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Monday, September 14, 2009

Time for a Bonsai Beer Movement

[I'm out of town until September 18 and away from computers of all sorts. On the assumption that you won't have read every post from the past 3 years, I'm reposting a few favorites. See you soon.]

The joy of drinking beer is in the epiphanies it sparks. In my case, the insights are often directed back on the source itself, and so it was last night as I shared a bottle of Pyramid Imperial Hefeweizen with Sally. We have entered the era of imperial. No style is immune. Imperial IPAs and stouts, of course. But now there are imperial reds, porters, pilsners, wits, and hefeweizens. Never mind the "doubles" and "strongs." The age of supersized beer is upon us.

I love strong beers. When Sam Adams released its Triple Bock back in 1994, I shelled out for a bottle. I exaulted when Hair of the Dog released Fred. I laid away gallons of Jackfrost Doppelbock. Sasquatch Strong still remains one of the best beers I've ever tasted, and I drank it whenever it was available.

But the madness has to stop. I bought the Pyramid Imperial Hef with reluctance but dim hope. Maybe the word "hefeweizen" was an evocation--the beer, I hoped, might be something like a wheat wine. Alas, this really is just a steroidal hef. Hefeweizens are quintessentially light beers; the characteristics that distinguish them are products of smallness--light body, gentle wheaty palate, and the fragile, spicy character from yeast and phenols that make the style unique.

As an antidote, we need some kind of small beer movement. Bonsai beers, miniaturist efforts that focus entirely on producing flavor with a minimum of ingredients. I know that in a vacuum, breweries probably aren't going to invest a lot of time into beers that will get overlooked--especially when they can bloat a beer and get a fair amount of attention. That's why it needs to be a movement--consumers would become more conditioned to appreciate the small beers.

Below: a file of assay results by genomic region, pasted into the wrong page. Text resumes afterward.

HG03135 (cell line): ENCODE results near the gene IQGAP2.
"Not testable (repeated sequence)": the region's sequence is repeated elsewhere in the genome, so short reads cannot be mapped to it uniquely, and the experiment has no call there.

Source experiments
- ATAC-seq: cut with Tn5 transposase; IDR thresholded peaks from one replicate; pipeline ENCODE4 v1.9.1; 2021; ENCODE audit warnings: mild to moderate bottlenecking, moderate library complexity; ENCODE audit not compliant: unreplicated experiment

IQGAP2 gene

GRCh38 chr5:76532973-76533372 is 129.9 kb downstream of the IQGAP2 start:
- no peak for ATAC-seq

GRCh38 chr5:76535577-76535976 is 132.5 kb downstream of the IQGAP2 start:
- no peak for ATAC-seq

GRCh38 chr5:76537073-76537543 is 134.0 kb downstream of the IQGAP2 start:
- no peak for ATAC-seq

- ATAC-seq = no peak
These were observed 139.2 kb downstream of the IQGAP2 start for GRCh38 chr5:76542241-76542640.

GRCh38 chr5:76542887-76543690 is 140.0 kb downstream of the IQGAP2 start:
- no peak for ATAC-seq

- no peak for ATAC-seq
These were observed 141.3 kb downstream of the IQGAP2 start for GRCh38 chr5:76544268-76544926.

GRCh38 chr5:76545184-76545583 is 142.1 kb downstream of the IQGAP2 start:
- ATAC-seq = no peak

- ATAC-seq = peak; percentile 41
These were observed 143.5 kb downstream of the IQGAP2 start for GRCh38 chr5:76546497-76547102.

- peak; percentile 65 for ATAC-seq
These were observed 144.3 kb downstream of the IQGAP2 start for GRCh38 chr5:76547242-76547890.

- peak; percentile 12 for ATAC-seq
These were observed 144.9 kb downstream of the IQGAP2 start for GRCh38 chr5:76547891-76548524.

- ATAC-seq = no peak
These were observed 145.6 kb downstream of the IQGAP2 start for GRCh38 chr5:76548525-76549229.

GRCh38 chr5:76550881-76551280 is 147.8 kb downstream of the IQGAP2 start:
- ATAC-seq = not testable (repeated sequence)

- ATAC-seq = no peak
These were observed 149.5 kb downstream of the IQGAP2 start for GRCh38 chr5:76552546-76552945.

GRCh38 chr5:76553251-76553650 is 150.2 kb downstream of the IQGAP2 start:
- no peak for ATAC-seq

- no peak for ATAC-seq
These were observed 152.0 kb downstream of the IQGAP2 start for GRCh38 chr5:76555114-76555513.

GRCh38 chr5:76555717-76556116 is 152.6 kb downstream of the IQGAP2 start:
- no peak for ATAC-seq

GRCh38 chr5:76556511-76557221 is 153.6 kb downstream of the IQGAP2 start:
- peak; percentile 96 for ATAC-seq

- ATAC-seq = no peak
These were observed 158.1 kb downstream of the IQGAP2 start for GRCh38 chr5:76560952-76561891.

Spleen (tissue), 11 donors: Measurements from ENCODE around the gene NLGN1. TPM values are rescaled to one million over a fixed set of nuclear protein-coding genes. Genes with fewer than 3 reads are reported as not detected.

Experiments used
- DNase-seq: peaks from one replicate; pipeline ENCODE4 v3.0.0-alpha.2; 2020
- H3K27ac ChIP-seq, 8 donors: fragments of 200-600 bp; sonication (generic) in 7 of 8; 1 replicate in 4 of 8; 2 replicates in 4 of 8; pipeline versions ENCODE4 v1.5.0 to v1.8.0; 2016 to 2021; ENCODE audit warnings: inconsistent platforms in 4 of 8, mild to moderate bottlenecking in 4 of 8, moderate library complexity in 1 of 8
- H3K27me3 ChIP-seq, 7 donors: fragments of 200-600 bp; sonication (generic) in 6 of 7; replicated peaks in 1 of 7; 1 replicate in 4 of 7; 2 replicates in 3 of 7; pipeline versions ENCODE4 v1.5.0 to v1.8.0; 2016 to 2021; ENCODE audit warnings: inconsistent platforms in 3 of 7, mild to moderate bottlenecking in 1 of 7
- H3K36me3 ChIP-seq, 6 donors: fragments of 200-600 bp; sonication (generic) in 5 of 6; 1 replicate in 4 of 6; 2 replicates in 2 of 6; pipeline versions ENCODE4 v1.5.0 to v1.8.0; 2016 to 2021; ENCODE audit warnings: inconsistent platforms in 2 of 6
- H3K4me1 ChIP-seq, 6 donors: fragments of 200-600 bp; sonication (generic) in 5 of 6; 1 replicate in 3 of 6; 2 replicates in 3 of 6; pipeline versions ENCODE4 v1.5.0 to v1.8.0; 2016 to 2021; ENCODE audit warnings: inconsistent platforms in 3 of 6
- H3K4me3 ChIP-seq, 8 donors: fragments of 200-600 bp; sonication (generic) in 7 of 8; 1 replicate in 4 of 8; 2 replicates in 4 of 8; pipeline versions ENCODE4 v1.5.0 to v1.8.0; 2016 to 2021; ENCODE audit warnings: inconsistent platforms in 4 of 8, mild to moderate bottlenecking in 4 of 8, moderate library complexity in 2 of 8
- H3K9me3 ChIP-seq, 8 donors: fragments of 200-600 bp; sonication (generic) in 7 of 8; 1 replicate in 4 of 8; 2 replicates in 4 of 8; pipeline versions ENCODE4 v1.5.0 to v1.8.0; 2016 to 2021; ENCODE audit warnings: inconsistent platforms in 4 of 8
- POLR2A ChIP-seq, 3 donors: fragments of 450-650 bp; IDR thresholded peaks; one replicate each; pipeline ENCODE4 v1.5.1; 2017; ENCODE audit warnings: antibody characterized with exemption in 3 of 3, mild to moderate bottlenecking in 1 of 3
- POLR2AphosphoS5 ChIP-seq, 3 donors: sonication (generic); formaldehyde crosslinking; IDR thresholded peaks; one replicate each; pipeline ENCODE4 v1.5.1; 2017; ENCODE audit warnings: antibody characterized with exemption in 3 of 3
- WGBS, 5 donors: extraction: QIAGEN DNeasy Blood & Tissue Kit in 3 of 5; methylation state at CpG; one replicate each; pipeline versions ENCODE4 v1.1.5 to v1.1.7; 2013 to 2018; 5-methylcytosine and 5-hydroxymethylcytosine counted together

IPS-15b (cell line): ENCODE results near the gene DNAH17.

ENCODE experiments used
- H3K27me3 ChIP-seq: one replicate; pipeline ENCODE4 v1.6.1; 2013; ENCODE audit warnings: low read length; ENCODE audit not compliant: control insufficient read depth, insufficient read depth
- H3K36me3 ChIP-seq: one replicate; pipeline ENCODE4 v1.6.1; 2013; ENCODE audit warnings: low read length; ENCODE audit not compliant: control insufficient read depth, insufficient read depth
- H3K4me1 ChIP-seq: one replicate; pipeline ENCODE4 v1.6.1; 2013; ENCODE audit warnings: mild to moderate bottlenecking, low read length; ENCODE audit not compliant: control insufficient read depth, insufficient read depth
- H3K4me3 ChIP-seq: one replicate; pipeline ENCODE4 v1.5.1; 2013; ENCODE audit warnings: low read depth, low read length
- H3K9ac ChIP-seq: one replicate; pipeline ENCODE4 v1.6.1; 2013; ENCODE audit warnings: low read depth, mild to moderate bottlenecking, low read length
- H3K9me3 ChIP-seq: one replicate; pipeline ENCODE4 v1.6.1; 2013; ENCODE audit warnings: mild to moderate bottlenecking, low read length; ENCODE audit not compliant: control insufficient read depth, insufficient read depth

A festival of beers under 4%? A contest? A joint brew-off? Something needs to be done or we're going to have to endure imperial lambics, double milds, and strong sessions. Stop the madness before it's too late!

Originally posted September 21, 2007

I apparently forgot this post, because later I wrote "Super Small Beers" ...

A British beer blogger has a post up about an English brown ale that weighs in at 2.8% alcohol:
If you're American, you'd probably laugh it out of town. I doubt they send much - if any - across the Atlantic. Instead, the beer cowers in brown, half litre bottles on the shelves of Tesco stores in Britain. It coyly suggests on its label that it be used for cooking. There's even a recipe for beef stew on the back. It's as if the little chap doesn't want you to drink him.
It appears that the beer in question, Mann's, is a throwback. In the comments to the post, a guy named Paul notes "When we had our beer shop we used to sell a reasonable amount of Mann's brown. I don't ever remember a customer for it being under 60." That, and the suggestion that it's more fit for stew than mug, hint at its status there.

Nevertheless, there is a long and loving history of small beers, going back to the time when they were consumed in greater quantity and at what we might now consider off hours. In our mania for extremes, we extend not even scorn for these kinds of beers now--most craft beer drinkers probably believe that beer under 4% alcohol was made to serve scorn-deserving niches (light beer, non-alcoholic beer).